Eczema, or atopic dermatitis, is a skin condition characterized by itchy and red skin. This condition doesn’t have a permanent cure, although there are meds, treatments, and medical recommendations that make it better. Bleach baths are a controversial eczema-related topic, but some studies have shown that it’s a mean to improve symptoms and reduce the potential growth of skin infections. Throughout the years, the term “bleach” has been used to define the action of cleaning or sterilizing something, which hints at the potentially beneficial properties of using the actual substance to fight off bacterium responsible with skin infections.
What’s a bleach bath?
Bleach is an antibacterial solution, which is believed to reduce skin inflammation and kill bacteria. Studies have started to link bleach with potential health benefits for people who suffer from atopic dermatitis.
A bleach bath implied adding a small amount of bleach into a bathtub filled with water. On a general note, baths are often recommended in treating eczema, because one of the characteristics of this condition is dry skin, which is unable to retain moisture. This happens because the protective barrier of the skin is compromised, making a person who suffers from eczema more exposed to several other skin conditions.
Bleach or not, doctors recommend baths as part of eczema treatment, through a process called “soak and seal”. This technique implies soaking the entire body in water and applying a good moisturizer straight after. This method helps prevent some of those dry skin issues. After a 10-minute bath, you can use a towel to pat the skin, while making sure it’s not completely dry. Then, you can apply any atopic dermatitis medication prescribed by your doctor, plus a high-oil content moisturizer afterwards.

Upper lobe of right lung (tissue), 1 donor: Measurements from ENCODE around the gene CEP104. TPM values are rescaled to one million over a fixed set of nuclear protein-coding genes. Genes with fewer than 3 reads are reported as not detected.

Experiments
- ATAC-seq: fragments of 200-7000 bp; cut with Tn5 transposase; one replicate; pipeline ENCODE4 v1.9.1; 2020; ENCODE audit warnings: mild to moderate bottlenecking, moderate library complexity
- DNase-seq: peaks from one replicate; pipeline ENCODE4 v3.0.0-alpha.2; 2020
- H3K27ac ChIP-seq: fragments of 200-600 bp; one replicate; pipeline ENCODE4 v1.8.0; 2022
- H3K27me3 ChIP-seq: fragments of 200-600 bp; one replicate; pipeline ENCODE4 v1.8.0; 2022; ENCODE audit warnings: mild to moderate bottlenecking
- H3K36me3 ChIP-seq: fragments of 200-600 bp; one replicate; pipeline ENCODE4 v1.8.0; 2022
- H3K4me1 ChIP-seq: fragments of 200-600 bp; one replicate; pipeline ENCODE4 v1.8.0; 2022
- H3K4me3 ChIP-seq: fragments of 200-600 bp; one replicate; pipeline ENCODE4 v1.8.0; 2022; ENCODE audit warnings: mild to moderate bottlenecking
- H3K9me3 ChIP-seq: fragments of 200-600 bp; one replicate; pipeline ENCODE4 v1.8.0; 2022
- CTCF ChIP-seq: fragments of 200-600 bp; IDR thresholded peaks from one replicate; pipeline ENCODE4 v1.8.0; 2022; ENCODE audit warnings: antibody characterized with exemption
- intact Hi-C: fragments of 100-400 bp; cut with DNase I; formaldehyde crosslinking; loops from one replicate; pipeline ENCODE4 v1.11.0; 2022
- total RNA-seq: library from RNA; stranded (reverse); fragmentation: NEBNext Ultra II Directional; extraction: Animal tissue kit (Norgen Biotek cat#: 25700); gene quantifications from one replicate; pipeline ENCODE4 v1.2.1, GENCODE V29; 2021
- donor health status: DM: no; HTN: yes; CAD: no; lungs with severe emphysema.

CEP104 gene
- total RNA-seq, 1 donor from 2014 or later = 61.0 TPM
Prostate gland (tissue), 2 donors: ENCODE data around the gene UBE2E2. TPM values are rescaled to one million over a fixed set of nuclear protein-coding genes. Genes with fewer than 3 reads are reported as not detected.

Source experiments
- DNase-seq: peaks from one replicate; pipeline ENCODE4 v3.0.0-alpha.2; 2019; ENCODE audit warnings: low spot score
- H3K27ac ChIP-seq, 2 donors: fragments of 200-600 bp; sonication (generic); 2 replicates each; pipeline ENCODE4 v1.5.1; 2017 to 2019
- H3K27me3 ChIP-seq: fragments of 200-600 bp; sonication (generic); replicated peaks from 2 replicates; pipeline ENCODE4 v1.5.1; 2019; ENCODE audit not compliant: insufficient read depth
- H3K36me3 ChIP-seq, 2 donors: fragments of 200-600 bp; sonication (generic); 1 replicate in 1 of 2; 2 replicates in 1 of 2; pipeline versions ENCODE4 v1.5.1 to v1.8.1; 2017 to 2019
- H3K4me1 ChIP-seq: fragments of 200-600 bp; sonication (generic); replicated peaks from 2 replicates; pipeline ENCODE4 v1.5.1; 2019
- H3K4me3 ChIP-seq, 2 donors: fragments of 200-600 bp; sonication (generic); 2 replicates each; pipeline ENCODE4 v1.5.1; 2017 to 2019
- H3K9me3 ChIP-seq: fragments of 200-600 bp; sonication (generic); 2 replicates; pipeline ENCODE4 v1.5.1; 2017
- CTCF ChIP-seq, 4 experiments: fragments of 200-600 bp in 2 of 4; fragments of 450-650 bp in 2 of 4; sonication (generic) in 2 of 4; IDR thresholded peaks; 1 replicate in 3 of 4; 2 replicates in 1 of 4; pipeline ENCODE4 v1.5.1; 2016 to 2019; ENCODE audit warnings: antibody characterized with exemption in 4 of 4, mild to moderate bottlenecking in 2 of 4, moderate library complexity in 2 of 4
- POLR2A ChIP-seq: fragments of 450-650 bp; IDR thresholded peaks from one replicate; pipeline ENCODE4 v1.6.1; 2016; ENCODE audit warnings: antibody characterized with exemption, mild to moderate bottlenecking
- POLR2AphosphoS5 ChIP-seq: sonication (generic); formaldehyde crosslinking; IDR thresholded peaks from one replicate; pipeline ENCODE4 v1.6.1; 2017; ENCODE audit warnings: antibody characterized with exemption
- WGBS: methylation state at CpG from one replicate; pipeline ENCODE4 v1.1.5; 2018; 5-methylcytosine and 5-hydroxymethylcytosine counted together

How to prepare a bleach bath?
- Check the percentage of sodium hypochlorite
- Pour the bleach into the water while it’s still running
- Make sure water is lukewarm
- Only bath for 5-10 minutes
- Pat skin dry with a clean towel
Never take a bleach bath unless your doctor approves it. If a person who suffers from eczema has very dry or cracked skin, a bleach bath can be extremely painful, causing a sense of burning. In some cases, doctors could recommend avoiding baths altogether, in case the eczema symptoms are out of control.
When preparing a bleach bath, it’s important to pay attention to the percentage of sodium hypochlorite in the bleach. This percentage varies from one country to another, but it’s best to stick to regular strength bleach, which contains about 6 six percent sodium hypochlorite. The measurements are about ¼ or ½ of a cup, added into a bathtub filled with 40 gallons of water. Avoid using bleach that’s too strong, or one that contains fragrances. Stick to the recommended measurements, because too much bleach can irritate the skin.
Make sure you pour the bleach into the water while it’s still running, and only get into the bathtub once it’s full. Submerge your body under water, but only from the neck down. Never dip your head into the water, because you want to avoid bleach from coming in contact with your eyes, lips, or getting in your mouth, nose, or ears.